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Cryptocurrency & Divorce

Post Authored By: Shannon Luschen

The recent buzz around Dogecoin (the cryptocurrency that has risen more than 26,000% over the last 6 months ) has brought up important and interesting considerations about cryptocurrency in the divorce context.

So, what is cryptocurrency?

Cryptocurrencies, like Bitcoin, Ethereum and Dogecoin, are decentralized, digital forms of currency based on blockchain technology. Blockchains are public ledgers of every transaction since the very inception of that cryptocurrency. They are autonomous forms of currency in that they secured by an array of computers around that world, rather than being backed by a central authority or government. In order to access your cryptocurrencies, individuals have a “private key” – which is essentially the password to access your assets. Without your “key,” it is virtually impossible for an individual to access their cryptocurrency. There are various ways to store a private key, including in a third-party exchange (i.e. Coinbase) or in a software wallet that is downloaded onto one’s computer or smartphone. Cryptocurrencies have become increasingly popular over the last few years due to their secure and private nature. They are also becoming more and more mainstream as influential individuals (hello Elon Musk) start to hype up (or downplay) certain cryptocurrencies in social media. This exposure has caused the prices of certain cryptocurrencies to skyrocket in recent months.

With these features in mind, cryptocurrency may be ripe for misuse in divorce. Specifically, how can a spouse find out if her spouse holds any cryptocurrency? If so, how can that spouse ensure that her spouse is not hiding marital assets through cryptocurrency holdings?

The key is to be transparent and thorough during the discovery phase. If a spouse has reason to suspect that her spouse holds cryptocurrency or is even hiding marital assets through cryptocurrency, then he or she must ensure that any and all discovery requests contain narrowly tailored language pertaining to the disclosure of all cryptocurrencies. Since cryptocurrencies are a relatively new and emerging asset, attorneys must be aware of what to look for; what to ask for; and how to value and divide said coins when they are disclosed. Retaining an expert early on in the case who can assist in crafting appropriate language for discovery requests may be key in ensuring that all cryptocurrency assets are disclosed for property settlement purposes.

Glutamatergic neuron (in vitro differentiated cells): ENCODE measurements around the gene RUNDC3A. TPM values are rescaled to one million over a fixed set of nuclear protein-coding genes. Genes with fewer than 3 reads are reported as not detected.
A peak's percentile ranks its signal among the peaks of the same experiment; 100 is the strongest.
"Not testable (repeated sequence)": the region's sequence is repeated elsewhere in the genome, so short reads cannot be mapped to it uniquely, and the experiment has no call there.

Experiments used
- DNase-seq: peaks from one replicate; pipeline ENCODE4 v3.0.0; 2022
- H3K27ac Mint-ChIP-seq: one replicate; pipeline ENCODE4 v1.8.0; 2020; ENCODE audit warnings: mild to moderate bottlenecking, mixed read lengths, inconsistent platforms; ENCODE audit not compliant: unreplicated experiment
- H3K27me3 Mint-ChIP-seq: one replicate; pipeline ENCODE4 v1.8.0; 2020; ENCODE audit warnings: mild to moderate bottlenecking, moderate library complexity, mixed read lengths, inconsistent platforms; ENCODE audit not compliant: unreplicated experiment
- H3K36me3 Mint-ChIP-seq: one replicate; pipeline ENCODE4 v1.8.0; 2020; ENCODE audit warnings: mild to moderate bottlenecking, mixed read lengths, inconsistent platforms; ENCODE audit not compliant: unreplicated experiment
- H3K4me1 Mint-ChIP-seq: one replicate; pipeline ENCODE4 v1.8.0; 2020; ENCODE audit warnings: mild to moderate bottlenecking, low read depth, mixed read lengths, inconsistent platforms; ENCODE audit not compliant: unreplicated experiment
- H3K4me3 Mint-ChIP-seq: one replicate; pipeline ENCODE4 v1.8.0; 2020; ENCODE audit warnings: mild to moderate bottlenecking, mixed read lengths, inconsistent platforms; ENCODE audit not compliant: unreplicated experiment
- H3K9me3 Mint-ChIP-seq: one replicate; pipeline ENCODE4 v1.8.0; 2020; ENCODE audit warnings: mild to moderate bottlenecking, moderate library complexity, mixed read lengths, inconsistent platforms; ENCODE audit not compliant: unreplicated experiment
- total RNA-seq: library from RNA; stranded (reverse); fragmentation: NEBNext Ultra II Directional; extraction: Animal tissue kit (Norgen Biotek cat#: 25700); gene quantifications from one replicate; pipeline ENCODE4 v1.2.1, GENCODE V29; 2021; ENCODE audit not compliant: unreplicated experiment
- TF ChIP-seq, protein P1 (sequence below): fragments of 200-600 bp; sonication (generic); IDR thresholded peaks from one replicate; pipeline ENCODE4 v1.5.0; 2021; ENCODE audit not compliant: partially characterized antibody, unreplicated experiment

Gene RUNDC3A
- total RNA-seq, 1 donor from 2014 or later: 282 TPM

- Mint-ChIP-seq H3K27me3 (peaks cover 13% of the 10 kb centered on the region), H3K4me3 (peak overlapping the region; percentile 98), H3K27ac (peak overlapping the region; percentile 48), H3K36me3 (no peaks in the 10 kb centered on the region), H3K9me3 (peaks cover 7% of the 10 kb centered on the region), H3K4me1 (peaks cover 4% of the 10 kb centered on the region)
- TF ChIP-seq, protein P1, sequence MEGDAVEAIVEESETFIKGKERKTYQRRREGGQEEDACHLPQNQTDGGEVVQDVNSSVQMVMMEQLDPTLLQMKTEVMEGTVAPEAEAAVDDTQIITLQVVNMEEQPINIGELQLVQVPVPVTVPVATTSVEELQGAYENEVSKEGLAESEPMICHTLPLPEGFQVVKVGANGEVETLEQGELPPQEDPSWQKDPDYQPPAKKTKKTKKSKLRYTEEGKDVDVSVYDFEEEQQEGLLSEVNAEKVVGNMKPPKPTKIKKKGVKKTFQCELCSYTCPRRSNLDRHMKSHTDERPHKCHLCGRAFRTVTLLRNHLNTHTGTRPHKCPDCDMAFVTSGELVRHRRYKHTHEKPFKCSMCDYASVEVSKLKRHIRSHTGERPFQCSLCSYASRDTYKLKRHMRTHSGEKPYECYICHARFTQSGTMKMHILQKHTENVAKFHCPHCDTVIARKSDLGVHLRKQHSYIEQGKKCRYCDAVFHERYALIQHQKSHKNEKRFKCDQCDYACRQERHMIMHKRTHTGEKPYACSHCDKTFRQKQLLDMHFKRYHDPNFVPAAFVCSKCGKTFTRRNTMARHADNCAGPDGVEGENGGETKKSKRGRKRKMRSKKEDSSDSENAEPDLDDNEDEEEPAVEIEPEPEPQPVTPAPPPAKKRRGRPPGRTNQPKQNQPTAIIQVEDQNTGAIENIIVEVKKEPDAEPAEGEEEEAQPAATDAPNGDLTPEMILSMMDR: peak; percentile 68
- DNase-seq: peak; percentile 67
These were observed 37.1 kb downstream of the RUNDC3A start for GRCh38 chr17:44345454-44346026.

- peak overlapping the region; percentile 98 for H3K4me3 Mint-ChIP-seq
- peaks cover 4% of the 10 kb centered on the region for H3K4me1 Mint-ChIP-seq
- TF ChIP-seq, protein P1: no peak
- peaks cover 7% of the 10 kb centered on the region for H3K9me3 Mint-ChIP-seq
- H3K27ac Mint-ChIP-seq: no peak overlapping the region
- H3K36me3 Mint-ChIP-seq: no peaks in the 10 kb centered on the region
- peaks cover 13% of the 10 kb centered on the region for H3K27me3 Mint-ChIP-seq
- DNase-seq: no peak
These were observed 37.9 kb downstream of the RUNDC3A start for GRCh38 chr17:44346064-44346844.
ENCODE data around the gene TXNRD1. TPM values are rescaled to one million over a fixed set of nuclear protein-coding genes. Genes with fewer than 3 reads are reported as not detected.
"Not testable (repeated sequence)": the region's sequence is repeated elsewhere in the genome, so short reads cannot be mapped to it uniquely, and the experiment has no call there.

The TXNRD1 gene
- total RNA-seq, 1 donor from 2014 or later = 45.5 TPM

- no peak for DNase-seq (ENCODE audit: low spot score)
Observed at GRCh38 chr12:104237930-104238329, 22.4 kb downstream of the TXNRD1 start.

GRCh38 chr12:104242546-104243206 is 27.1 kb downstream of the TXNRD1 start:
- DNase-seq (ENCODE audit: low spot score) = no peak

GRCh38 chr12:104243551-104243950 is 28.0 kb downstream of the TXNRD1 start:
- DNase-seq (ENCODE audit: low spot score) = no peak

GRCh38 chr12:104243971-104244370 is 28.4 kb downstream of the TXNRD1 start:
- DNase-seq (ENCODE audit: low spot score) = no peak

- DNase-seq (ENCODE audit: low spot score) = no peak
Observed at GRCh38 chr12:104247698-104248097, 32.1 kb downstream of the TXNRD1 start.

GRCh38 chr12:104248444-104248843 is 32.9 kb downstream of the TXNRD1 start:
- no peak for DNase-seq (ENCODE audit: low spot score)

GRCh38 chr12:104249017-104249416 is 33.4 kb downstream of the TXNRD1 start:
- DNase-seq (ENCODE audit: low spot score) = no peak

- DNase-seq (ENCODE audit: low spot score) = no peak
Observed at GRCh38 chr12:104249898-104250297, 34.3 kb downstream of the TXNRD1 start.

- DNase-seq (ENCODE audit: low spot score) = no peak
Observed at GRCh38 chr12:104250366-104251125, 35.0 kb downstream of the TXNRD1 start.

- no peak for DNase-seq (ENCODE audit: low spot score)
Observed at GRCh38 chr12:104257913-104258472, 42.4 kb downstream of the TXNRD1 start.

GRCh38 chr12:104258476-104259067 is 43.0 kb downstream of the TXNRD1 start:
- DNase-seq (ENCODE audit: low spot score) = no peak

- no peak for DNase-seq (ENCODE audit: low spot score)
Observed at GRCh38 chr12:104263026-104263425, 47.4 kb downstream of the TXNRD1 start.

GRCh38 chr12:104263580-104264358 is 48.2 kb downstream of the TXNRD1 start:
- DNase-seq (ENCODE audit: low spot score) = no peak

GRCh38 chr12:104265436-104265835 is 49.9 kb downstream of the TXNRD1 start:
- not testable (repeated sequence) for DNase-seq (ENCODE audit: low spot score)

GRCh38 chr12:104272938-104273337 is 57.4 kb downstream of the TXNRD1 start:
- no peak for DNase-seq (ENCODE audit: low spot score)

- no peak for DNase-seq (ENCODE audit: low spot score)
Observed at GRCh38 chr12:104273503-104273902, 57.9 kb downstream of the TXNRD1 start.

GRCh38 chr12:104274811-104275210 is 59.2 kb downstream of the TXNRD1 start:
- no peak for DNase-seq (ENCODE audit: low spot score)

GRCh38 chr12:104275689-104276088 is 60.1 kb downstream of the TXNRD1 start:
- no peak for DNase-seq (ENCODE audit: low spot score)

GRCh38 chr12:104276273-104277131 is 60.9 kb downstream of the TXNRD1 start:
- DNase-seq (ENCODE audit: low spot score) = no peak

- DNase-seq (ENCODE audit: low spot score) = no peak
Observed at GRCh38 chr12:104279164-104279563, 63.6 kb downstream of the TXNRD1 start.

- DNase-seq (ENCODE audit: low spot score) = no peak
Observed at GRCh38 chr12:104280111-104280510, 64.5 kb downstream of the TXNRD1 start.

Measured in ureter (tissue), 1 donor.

Even if discovery requests are sent during divorce proceedings with the appropriate cryptocurrency language, spouses can still “hide” their cryptocurrency if they are so motivated. If an attorney suspects this, he or she can take further steps to uncover the information, including the following:

  • Carefully reviewing bank records to see if there have been any cryptocurrency transactions and/or purchases through an online exchange (i.e. Coinbase);
  • Reviewing tax returns (on the 2020 1040 form, for example, there is a box that must be checked if that individual received, sold, sent, exchanged or otherwise acquired any financial interest in virtual currency); and/or
  • Subpoenaing popular online exchanges, like Coinbase, Binance and Kraken.

While cryptocurrencies have presented new and interesting challenges for practitioners and divorcing spouses, it is important to be aware of the nuances and features of cryptocurrency so that it can be properly identified and dealt with during a divorce. Ultimately, attorneys must remain vigilant and thorough during discovery so that the eventual division of marital assets for their client is just and fair.

About The Author:

Shannon Luschen is an associate with Feinberg Sharma in Chicago, which focuses exclusively on family law matters. Shannon received her undergraduate degree at the University of Wisconsin-Madison undergrad and her J.D. at Chicago-Kent College of Law, where she graduated cum laude.

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